Such initiatives need to be replicated and adapted in order to accommodate the potential immigrants from Ukraine and Russia. High-tech companies and other prominent employers need to join hands with government organizations and NGOs whose goal is to promote immigration and integration. Let us map out the needs of the immigrants, their abilities, and professional aspirations and at the same time establish a unified system that will incorporate specific jobs and open positions that may suit the immigrants’ professional interests, language, and culture. We need to shorten processes, streamline procedures, and get going… fast.

History presents us with a unique opportunity. Rare coincidence complied of global epidemic aftershock – which has pushed forward the digital transformation revolution, A country that has put its trust in the high-tech industry, and a well-educated, hard-working workforce looking for a new home to thrive in. 

“Midas touch” or “Is it for real?” 

By Leehee Gerti, Director of Marketing at CodeValue

In recent months, the media has been buzzing with news items about huge salaries and dreamy working conditions in the Israeli high-tech market. Highways sidelines and the entrance to High-tech industrial parks have become a billboard war zone, the TV ad breaks are dominated by the industry giants, radio broadcasts, International DJs perform in rooftop parties. What the hell is going on here?

Welcome to the jungle. Here, too, the strong will survive and by survival, I mean – succeed in recruiting talents to expand its workforce and meet the ambitious development goals to which it committed in the last of IPO. We are only at the beginning of the post-corona era and perhaps it is too early to reach conclusions about the lessons and processes that this plague has taught us. But one fact stands out and cannot be disputed – the corona plague has caused an unprecedented wave of technology adoption by businesses across all spectrums of the industry.

There is a lot of money in the market, and it is flowing directly to high-tech companies. They in turn formulate ambitious development goals and desperately need working hands that will write all this code. In other words, companies dealing with wage inflation in the super-competitive field. Established and Unicorn companies with gigantic budgets are pushing up the entire market. These terrain conditions combined with the characteristics of the Millennials/X/y/Z generation (and whatever comes after), creates a ticking time bomb.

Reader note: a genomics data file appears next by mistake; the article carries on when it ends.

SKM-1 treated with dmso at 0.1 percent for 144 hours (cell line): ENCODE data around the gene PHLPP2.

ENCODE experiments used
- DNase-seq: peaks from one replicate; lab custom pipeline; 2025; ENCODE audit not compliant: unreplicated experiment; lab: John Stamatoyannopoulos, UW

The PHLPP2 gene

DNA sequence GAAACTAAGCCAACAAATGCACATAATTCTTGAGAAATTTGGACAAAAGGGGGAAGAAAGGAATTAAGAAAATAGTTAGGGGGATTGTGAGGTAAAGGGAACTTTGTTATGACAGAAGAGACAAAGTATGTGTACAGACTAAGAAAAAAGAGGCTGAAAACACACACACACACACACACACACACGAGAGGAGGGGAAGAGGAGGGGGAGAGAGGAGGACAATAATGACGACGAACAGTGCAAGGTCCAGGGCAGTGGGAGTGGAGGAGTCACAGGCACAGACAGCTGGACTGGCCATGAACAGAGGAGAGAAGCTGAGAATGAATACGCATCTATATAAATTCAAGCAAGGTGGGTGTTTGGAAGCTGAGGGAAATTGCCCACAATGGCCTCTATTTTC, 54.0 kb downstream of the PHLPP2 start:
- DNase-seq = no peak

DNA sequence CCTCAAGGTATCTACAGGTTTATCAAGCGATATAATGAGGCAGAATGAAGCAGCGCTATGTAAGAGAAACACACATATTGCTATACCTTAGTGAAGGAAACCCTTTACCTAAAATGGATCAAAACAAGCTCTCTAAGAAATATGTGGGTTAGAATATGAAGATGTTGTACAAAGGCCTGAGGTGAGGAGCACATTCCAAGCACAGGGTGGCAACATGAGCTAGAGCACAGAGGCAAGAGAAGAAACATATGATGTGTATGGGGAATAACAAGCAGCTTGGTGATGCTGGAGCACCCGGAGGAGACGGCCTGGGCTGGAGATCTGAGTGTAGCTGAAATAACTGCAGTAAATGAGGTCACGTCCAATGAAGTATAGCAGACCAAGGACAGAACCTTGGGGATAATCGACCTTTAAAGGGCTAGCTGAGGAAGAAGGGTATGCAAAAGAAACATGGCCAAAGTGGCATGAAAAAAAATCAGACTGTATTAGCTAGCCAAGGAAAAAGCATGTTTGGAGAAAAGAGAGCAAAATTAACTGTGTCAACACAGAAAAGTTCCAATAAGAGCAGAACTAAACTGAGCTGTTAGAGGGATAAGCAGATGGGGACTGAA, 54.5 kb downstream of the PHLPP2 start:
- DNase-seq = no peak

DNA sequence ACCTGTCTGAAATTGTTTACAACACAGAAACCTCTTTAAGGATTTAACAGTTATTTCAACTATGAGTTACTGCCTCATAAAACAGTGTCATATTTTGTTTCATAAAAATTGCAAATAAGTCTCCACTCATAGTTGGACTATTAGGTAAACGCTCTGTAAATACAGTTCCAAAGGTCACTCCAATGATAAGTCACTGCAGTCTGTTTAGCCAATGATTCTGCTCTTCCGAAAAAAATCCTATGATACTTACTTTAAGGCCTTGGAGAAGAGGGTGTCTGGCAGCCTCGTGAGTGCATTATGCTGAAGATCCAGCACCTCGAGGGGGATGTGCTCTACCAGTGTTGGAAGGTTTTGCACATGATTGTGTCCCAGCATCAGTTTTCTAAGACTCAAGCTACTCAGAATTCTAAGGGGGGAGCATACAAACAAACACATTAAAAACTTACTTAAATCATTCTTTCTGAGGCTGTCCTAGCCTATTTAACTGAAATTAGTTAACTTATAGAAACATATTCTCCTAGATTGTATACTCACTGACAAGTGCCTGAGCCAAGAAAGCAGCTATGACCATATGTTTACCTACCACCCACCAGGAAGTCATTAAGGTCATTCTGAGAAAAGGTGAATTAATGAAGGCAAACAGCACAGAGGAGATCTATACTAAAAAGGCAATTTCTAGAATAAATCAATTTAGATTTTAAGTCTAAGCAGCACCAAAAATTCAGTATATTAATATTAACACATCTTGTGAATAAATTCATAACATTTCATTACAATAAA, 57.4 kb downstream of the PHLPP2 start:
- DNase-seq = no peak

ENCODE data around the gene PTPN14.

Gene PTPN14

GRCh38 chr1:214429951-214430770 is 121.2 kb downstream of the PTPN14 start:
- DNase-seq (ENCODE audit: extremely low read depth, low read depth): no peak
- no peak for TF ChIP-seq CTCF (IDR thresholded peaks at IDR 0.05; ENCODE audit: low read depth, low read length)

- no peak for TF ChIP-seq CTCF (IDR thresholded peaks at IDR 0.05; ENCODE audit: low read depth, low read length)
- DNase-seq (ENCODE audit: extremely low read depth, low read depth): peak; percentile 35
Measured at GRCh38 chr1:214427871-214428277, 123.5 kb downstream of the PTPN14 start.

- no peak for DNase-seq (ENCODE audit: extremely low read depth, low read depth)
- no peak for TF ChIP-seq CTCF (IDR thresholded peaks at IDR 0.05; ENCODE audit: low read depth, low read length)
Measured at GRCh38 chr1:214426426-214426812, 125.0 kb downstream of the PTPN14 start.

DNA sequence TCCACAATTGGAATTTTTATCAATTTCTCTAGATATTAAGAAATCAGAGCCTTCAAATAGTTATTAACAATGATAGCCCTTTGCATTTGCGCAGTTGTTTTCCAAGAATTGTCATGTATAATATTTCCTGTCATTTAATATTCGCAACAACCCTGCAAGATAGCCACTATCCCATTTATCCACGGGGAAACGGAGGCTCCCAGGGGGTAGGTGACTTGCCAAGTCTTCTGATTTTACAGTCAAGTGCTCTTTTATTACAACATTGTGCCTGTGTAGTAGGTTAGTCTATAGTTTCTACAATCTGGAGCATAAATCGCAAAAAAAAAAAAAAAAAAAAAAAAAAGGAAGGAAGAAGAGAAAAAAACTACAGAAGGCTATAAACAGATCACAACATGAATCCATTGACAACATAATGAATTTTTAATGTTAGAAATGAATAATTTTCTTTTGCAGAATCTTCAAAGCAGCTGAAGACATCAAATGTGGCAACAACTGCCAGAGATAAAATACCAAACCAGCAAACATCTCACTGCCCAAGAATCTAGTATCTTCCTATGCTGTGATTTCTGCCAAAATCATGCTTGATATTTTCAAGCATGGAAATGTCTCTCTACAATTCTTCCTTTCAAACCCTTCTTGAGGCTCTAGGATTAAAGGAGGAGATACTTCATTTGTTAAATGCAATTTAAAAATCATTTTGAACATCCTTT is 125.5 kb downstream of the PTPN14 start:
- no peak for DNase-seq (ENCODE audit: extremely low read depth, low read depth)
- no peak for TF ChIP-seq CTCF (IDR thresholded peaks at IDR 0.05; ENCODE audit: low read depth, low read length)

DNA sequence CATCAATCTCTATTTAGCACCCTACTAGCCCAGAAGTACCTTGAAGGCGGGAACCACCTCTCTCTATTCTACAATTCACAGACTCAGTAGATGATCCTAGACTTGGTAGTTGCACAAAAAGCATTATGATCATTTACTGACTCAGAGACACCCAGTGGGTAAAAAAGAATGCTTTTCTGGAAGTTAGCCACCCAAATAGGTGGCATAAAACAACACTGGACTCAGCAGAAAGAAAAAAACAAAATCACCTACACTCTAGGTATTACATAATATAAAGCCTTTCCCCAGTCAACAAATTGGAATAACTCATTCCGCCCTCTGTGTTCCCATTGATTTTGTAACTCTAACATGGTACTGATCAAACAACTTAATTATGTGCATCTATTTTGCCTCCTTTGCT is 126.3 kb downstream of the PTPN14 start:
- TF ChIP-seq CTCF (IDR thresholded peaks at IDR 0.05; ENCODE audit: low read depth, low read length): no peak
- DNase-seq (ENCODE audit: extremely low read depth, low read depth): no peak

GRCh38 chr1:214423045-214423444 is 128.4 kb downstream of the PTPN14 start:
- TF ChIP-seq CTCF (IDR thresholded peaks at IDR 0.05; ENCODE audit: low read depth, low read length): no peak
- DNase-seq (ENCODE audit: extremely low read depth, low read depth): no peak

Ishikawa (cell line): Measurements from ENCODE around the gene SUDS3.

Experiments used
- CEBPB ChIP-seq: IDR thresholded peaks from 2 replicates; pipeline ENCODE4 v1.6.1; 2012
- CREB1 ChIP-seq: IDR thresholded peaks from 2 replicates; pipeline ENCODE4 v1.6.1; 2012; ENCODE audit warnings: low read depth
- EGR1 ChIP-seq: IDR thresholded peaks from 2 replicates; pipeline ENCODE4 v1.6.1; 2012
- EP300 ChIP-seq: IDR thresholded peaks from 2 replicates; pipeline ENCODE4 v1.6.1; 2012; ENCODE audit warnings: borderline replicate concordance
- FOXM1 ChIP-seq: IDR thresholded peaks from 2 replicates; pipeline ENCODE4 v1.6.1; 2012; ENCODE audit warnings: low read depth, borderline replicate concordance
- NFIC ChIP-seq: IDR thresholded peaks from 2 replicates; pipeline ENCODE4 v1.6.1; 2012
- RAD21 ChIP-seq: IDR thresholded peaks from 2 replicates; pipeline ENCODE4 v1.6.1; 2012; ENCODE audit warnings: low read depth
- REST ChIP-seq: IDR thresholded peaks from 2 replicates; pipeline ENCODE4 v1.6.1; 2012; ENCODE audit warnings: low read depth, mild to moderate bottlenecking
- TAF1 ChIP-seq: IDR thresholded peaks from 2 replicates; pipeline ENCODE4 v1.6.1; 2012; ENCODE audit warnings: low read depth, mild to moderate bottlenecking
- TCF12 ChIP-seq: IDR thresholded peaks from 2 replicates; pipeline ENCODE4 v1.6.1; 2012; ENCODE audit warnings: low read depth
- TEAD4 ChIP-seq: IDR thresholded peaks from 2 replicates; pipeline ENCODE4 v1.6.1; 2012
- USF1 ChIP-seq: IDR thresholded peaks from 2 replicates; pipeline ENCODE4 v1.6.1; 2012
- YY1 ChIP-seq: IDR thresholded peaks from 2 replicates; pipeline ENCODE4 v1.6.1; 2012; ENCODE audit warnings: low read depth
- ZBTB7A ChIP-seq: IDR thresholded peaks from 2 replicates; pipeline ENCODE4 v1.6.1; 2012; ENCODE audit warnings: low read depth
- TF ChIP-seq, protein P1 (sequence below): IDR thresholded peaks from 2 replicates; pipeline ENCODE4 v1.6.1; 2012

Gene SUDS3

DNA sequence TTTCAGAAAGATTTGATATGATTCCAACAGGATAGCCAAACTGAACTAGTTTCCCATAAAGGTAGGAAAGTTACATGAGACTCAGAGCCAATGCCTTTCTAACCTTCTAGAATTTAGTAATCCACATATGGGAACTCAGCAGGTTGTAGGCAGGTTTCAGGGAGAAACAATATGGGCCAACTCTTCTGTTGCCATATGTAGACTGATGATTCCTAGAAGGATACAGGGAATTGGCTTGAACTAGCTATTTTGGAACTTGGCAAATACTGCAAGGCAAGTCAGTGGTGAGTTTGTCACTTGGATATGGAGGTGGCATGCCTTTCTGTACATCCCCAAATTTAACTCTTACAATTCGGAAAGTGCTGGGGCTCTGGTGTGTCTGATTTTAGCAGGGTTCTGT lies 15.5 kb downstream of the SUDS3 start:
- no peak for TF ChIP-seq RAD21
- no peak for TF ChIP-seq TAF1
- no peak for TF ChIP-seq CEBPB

“What is the problem?” “The time has come for the power to be in the hands of the workers and not of the corporates.” “If there is a lot of money in the market, it is better for it to reach the last link in the chain – the employee.”

This is all true. But..

As in any industry, the big, rich companies are at the front. But the locomotive that pulls this train forward is the medium and small size companies. Israel is a startup super-power, from these initiatives comes innovation and technological creativity, how long can they stay in the game when the basic conditions become so difficult? The entire industry needs to understand that until we can fill the ranks by investing in infrastructure, technological education in the periphery and encouraging employment in marginal sectors, there is an immediate need to change the conditions of the game. Here are 3 (well tested) ways to maximize the workforce and meet business objectives:

  • Expanding employed ad-hoc – creating condensed tech’ bootcamps (here at CodeValue they are called Techboost). Locating and recruiting employees with some technological background and high independent learning abilities and training them, by experts, in modern and required technologies. It really does work, we at CodeValue are already in the third cycle of exactly this type of training and all the graduates are already employed in our various projects within the best companies in the market.
  • Widening R&D departments with organic teams – Companies that provide development services have qualified and available manpower and a layer of experienced tech’ managers who can provide an immediate solution to meet development goals. An organic team derived from the dev’ services company, receives a development task from the client and fills it in to its completion. The customer, on the other hand, is not required to locate, recruit and train employees, which is time-consuming, nor is it required for administrative and logistical management. It only receives outputs without the unnecessary fuss.
  • Hybrid offshore – This is not a new idea, many companies turn to hire the services of dev’ teams/individuals from the developing world (Eastern Europe, Asia). Many companies have tried and burned since the quality of code is not always at the required level and the language and cultural barriers are also extremely difficult to surpass. The hybrid solution addresses exactly these pain points. We are talking about an Israeli team leader, an expert in his/her field, who directly manages and professionally guides the foreign development team that was handpicked and carefully trained by him/her. This skips over the failures of managing a foreign and remote team and manages to reduce the time to market significantly.

Times are challenging and great power can be intoxicating. Remember how we were really scared just a year and a half ago? That there was uncertainty in the market and many companies were quick to “release” their employees? 40+ industry veterans also remember the .com era at the turn of the century. On that time too the market seemed to play into the favor of the worker, but then the bubble bursts or the plague erupts and the companies that chased after you and wrapped you with pampering benefits are turning their backs and leaving you behind. So, when the skies are blue and no cloud in sight, it might be a good idea to buy an umbrella?

CodeValue, founded in 2010, is a services company delivering architectural and technical expertise and in-depth consultancy. CodeValue integrate product & design research in our development process, provide managed software and cloud solution, and offer customized training programs to bridge knowledge gaps.